The text captions, written by Doug Moench, are rhythmic. They connect the character, Moon Knight, to the liveliness of the world around him. “Cats in windows … Money itching to change hands.” The character is a part of this scene. Another element of the city. And Bill Sienkiewicz draws this sweeping, graceful presence connected to a cape, high above a night-time mess. “Always, always blood to be spilled” down below in those streets. And Moon Knight looks light as a feather.
That visual characterization tells you who this guy is. He’s a lunatic at ease in the debris. Comfortable with extremes. Bill Sienkiewicz presents him with style and composition. From a perspective anchored at a point that extends beyond the character. It encompasses what the image is really about. The image is really about those two buildings set in the background … and their yellow-lit windows. The people inside, having dinner, watching TV, that look out and see what we see. They look at this image, too, of a costumed man gliding through the sky, and recognize something. They see the world is fucking crazy.
Bill Sienkiewicz decided to act to show this part of the story in this way. This is his brain at work. It’s his conceptualization and guiding hand that portrays it. He is communicating to a reader. And the communication of this idea, visually — that the world is kind of wild, and beautiful, and what the fuck — when that image is complemented by thoughtfully written prose … It is an example of someone saying something through an art form often doubted. In a genre that’s super nerdy and corporate and Disney-fied. But doing it, nonetheless.
I think about comic books because there is potential in them, and that potential can be realized.
Here’s another example (not superheroes):
This is a complete story.
It’s called The Lifted Brow, and it’s by Lala Albert. It was self-published online in 2019.
Notice how it’s designed to be read as you scroll on your phone.
Then, notice how it’s the only image shown per “page.” There are no panels. There are no small boxes, just like you would see in a classic example of the comic book. But, when you scroll and realize these images are sequenced to show something happening, to show that eyebrow going back, the mechanics behind the story really take over, subconsciously.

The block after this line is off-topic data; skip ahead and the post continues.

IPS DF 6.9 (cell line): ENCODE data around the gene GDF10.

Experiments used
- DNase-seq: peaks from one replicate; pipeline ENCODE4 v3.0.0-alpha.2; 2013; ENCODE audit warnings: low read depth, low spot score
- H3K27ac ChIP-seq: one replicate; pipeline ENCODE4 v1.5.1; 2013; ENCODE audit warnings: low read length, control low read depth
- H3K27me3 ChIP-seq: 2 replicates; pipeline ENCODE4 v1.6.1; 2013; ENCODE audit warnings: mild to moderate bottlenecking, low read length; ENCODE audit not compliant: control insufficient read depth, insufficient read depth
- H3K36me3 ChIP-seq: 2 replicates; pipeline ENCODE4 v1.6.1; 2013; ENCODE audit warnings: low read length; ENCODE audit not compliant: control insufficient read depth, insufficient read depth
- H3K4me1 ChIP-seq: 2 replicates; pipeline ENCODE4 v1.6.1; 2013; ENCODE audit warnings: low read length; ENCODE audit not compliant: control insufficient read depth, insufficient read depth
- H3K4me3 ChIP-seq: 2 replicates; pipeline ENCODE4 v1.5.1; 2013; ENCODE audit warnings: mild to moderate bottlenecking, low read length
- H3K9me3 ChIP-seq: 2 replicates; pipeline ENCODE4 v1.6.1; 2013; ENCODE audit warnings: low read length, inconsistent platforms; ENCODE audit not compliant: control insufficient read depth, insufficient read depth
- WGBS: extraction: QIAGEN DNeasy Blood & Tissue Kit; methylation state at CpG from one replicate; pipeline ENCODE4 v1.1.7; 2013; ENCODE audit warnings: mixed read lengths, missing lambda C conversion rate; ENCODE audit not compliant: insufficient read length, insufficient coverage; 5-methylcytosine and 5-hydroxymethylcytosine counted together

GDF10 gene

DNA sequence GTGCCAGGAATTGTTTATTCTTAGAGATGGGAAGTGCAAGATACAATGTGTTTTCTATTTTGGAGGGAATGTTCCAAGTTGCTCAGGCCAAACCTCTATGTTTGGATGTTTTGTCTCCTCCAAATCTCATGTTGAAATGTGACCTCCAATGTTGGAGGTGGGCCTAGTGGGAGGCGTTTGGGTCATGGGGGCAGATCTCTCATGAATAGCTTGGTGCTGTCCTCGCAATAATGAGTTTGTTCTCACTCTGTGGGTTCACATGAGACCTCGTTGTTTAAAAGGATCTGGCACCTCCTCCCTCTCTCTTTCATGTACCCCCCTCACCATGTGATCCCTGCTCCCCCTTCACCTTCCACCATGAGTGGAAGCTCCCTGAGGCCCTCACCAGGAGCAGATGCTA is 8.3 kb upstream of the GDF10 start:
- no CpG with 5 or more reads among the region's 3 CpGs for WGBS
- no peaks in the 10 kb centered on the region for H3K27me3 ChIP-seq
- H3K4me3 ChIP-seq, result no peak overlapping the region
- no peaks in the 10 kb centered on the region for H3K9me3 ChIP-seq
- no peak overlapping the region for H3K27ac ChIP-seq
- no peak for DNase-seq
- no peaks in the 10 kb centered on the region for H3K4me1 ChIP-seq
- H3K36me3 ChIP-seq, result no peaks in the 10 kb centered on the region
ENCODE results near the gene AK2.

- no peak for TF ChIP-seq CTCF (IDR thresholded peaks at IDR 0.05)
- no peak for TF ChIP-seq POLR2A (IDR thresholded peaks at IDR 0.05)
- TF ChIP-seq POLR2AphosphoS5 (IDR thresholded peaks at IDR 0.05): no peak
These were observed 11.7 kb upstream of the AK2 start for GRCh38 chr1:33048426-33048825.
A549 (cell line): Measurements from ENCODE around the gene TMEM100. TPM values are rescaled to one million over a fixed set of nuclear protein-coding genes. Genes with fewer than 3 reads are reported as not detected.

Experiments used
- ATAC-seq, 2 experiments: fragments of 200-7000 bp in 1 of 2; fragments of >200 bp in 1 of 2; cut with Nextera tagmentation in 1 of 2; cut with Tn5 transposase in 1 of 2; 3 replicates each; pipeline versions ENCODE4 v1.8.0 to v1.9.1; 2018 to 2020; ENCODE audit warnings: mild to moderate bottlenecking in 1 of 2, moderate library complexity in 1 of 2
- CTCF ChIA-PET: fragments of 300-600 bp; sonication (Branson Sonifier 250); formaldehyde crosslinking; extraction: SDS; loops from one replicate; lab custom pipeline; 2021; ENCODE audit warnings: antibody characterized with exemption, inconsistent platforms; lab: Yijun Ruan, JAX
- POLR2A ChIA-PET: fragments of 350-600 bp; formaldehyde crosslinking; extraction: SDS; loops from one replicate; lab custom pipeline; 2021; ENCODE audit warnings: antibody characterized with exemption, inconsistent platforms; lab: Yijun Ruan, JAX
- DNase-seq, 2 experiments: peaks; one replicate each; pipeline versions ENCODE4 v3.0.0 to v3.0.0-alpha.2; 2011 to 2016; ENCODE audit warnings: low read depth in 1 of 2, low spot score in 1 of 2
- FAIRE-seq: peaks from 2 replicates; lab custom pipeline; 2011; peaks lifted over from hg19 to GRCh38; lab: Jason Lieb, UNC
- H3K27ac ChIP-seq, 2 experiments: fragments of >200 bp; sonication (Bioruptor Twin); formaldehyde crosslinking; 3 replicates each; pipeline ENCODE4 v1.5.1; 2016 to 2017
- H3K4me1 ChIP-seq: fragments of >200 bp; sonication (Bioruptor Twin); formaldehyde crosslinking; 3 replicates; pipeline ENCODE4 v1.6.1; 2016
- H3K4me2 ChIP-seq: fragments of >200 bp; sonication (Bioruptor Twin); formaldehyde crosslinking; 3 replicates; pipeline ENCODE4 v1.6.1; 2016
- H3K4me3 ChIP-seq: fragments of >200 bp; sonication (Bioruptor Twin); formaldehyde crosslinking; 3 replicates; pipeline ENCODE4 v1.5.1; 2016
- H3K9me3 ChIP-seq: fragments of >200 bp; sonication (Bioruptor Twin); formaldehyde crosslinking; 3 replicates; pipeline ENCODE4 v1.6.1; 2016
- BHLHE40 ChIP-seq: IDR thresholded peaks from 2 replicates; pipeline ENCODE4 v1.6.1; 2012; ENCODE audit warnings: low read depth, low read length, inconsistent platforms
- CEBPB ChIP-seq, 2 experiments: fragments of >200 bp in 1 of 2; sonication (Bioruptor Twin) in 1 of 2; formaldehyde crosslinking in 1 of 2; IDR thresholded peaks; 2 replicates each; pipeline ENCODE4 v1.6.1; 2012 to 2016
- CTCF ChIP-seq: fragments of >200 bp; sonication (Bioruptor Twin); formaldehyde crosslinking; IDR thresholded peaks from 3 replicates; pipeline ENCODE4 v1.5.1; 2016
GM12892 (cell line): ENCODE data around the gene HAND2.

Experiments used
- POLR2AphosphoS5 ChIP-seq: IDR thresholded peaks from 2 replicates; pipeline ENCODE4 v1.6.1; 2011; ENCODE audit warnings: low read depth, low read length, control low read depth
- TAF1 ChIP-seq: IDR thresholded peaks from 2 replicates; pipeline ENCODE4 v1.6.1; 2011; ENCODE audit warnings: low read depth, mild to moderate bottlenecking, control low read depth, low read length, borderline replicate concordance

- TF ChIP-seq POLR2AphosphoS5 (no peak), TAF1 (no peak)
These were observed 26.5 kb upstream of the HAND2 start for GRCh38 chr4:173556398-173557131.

Your brain is taking static images and connecting them in a sequence. It’s a much slower version of what your brain kind of does all the time. Comic books can just show us that process.
And like Bill Sienkiewicz, Lala Albert made these choices.
An artist is directing your experience of the story. They are employing storytelling tools to show and communicate the story in a specific way that also contributes to its meaning.
Why does Lala Albert want to show us this moment this way?
I believe the meaning of the story varies between its readers.
I can see a feminist concept in the story. Someone may connect to that — or understand it better — than someone who connects to or better understands the broader stress the character seems to be experiencing. Or maybe this entire comic is a reference to a similar piece of art, a way of talking on it? Maybe the story isn’t about anything other than showing the mechanisms of a story?
But just like Bill Sienkiewicz, Lala Albert drew this, and we can recognize something in it.
We can recognize that someone is saying something to us, and we can listen.